It's always the right time to create a state of OK-nomics!
If you had a billboard that was stationed somewhere where many people would see it – what would your billboard say?
During one of our HRNZ SDG Week Webinars, when asked the above question, one of our panelists answered, “Just a simple background with the tagline – Call that friend.”
This answer triggers the question: When was the last time you connected with your friends, family, or loved ones?
This year, Mental Health Awareness Week took place from 26 September – 2 October with the theme “Reconnect - with the people and places that lift you up.”
How are Kiwis feeling at the moment?
There has been a significant rise in poor mental health in Aotearoa – one in three Kiwis experience poor mental health and emotional wellbeing.
37% of those interviewed in Skills Consulting Group’s Work Wellbeing research have experienced burnout themselves or have worked with someone who has.
The COVID-19 pandemic triggered a 25% increase in prevalence of anxiety and depression worldwide.
These are not new headlines. These trends are something we are all well aware of, and they are driving the recent 'Quiet Quitting' trend.
Increasingly, we’re seeing workers looking to set healthier boundaries with regard to their work-life balance. Although it is not necessarily a bad thing to be a quiet quitter, the term itself has negative connotations. HRNZ is rebranding “Quiet Quitting” and the positive lessons we can take from this new trend – what are your thoughts on its new names?
It's time to create a state of OK-NOMICS
Ok-nomics is the concept that if staff feel valued, rewarded, and listened to, they will create a culture of success. Workplace satisfaction has proven to be higher for those who believe their organisation is committed to developing a wellbeing culture.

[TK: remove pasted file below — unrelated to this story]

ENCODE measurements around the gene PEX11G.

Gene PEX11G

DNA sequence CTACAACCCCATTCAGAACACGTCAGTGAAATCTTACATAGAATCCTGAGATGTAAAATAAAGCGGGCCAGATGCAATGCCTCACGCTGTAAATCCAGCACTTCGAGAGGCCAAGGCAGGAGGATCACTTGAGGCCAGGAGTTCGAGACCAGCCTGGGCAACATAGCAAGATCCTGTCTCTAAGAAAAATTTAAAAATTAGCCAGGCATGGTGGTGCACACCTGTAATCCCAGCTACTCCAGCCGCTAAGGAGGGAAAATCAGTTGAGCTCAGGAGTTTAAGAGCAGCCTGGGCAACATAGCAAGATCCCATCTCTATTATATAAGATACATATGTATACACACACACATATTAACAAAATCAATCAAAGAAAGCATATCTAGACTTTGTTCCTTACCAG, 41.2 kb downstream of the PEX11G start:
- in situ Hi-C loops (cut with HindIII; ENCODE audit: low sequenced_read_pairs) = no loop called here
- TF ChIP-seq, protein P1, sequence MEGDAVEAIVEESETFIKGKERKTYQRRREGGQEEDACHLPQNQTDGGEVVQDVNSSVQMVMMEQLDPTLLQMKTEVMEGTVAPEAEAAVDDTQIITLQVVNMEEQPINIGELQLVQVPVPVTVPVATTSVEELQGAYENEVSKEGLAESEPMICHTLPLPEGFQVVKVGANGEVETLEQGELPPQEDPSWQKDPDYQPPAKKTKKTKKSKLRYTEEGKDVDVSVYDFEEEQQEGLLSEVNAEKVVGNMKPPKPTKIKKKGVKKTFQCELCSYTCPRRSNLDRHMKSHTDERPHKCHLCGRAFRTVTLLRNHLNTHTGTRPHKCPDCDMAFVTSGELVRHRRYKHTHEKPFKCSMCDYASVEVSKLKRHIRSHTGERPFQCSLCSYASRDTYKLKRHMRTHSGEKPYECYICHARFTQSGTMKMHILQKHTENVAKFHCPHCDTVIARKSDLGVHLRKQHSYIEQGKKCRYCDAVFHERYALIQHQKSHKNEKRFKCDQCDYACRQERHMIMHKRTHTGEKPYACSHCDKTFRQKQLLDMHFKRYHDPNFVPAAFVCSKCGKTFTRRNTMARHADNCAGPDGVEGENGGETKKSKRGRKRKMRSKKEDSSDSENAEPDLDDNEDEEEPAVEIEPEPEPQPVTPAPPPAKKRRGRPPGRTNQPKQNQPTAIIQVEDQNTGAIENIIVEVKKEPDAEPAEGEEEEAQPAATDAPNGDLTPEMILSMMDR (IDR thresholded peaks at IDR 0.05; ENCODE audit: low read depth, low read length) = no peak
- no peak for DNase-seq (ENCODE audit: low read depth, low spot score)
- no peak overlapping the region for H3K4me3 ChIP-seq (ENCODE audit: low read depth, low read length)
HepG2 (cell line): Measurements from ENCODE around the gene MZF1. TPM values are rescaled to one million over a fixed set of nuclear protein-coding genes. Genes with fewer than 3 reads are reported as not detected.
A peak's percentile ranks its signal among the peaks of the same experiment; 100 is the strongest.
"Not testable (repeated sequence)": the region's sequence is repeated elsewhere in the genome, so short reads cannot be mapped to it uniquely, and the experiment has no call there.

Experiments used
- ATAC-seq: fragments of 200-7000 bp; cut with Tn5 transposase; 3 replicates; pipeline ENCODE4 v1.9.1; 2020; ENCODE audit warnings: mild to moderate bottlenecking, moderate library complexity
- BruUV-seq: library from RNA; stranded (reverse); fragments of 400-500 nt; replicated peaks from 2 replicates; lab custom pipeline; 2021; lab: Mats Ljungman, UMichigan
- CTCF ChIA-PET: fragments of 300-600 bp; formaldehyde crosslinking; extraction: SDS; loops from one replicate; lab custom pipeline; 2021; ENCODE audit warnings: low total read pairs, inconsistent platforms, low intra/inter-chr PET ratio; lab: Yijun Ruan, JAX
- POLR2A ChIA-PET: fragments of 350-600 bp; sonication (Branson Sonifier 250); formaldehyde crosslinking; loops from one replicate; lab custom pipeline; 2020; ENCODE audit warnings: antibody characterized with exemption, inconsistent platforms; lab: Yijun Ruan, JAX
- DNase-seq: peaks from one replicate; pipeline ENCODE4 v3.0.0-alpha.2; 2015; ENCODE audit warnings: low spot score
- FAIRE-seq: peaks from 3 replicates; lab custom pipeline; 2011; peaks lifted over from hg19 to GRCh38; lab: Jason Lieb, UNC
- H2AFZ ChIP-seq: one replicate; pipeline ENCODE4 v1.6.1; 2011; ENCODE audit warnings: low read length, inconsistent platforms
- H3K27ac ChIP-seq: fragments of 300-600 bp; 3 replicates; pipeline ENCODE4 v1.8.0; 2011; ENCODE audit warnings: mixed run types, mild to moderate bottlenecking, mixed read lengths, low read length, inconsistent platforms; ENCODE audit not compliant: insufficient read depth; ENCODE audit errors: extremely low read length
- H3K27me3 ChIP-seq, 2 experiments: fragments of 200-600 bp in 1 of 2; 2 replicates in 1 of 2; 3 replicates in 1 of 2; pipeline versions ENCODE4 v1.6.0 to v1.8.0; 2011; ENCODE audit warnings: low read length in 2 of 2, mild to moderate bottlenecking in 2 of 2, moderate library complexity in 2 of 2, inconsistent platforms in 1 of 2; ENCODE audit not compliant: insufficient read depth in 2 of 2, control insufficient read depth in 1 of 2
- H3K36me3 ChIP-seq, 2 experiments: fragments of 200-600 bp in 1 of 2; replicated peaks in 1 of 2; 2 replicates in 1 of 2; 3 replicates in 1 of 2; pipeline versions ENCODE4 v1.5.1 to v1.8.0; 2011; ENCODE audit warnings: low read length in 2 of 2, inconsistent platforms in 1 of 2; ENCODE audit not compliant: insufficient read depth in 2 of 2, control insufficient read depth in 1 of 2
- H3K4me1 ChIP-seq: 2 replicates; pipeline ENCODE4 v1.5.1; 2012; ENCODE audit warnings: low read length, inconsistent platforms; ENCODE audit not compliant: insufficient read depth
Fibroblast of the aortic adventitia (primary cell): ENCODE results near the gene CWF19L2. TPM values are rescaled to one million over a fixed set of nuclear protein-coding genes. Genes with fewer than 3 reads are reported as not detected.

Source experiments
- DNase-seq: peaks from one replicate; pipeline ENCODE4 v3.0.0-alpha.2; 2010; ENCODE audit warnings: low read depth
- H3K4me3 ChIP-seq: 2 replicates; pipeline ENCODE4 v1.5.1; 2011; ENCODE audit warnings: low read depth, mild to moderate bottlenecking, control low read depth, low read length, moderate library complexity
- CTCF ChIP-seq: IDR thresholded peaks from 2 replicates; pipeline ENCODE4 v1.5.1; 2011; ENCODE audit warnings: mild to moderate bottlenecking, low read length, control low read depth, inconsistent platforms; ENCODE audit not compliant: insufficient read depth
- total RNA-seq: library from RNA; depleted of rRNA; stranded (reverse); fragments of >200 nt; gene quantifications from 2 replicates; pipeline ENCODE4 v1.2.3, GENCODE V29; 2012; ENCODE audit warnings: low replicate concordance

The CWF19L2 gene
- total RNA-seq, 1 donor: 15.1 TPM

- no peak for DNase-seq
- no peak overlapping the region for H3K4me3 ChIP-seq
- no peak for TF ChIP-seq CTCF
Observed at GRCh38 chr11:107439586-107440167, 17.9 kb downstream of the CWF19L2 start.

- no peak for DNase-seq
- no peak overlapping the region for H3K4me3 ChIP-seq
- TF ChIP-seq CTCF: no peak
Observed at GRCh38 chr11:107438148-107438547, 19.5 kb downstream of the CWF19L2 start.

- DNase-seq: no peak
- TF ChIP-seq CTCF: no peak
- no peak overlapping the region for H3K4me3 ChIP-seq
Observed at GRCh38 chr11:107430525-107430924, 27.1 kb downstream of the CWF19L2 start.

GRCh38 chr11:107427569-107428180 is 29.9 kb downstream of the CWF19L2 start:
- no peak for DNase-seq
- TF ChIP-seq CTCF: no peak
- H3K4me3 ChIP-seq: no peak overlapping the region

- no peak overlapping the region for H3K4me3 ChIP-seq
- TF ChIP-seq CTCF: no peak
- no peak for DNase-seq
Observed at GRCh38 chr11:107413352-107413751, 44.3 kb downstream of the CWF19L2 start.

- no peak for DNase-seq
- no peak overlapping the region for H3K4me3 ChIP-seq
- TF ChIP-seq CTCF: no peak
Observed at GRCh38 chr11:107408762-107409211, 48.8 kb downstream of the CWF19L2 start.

There are two different models used widely across New Zealand in workplaces, schools, and in communities that help us understand wellbeing - see below.
Our wellbeing thrives when our taha wairua (spiritual), taha hinengaro (mental & emotional), taha tinana (physical), and taha whānau (family & social wellbeing) are in balance and are supported by our connection with the whenua (land).
The Five Ways to Wellbeing are simple and proven actions that workplaces can introduce to help their people find balance, build resilience, and boost mental health and wellbeing.
Our podcast with Jazz Thornton
As part of this special week, HRNZ released a new HR Chats with Te Radar podcast, featuring International Mental Health Advocate Jazz Thornton. Listen to the episode 'Reconnect & the importance of connection for mental health and wellness' today!
HR Guide to Wellbeing
It is important to remember that a person’s wellbeing is defined by a number of different things, and that there is no one-size-fits-all approach in terms of wellbeing solutions. Learn more in our Basics guide. The Basics HR Guides are a members-only resource.
The role of Leadership and HR